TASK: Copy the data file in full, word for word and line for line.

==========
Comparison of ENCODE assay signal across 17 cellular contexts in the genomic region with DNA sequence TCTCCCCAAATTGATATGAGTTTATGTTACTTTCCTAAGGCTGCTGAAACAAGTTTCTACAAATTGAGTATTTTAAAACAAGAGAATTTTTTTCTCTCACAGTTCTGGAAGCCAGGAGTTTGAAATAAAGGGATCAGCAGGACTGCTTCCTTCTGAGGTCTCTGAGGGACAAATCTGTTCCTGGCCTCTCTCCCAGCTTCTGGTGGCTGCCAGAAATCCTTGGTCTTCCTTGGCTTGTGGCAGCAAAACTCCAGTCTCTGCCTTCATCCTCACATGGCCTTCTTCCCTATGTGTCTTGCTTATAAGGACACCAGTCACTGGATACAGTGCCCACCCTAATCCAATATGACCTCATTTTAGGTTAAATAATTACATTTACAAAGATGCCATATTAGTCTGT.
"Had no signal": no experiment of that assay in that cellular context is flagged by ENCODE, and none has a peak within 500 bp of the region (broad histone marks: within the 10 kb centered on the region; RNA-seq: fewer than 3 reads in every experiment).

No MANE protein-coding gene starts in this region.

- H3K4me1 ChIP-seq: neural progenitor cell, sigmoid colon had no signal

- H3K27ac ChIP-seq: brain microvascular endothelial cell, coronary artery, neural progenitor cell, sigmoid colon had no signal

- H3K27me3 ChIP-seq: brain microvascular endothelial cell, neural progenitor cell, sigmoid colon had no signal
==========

Comparison of ENCODE assay signal across 17 cellular contexts in the genomic region with DNA sequence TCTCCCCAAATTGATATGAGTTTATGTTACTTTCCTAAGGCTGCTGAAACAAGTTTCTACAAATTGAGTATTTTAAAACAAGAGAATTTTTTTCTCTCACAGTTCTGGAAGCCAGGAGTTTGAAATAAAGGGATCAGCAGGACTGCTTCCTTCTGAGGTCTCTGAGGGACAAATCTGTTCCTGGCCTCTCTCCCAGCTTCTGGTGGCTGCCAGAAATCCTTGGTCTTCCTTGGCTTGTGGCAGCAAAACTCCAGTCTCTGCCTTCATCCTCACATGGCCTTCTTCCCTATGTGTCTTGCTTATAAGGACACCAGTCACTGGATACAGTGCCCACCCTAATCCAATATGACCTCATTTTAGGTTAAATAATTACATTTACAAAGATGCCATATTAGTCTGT.
"Had no signal": no experiment of that assay in that cellular context is flagged by ENCODE, and none has a peak within 500 bp of the region (broad histone marks: within the 10 kb centered on the region; RNA-seq: fewer than 3 reads in every experiment).

No MANE protein-coding gene starts in this region.

- H3K4me1 ChIP-seq: neural progenitor cell, sigmoid colon had no signal

- H3K27ac ChIP-seq: brain microvascular endothelial cell, coronary artery, neural progenitor cell, sigmoid colon had no signal

- H3K27me3 ChIP-seq: brain microvascular endothelial cell, neural progenitor cell, sigmoid colon had no signal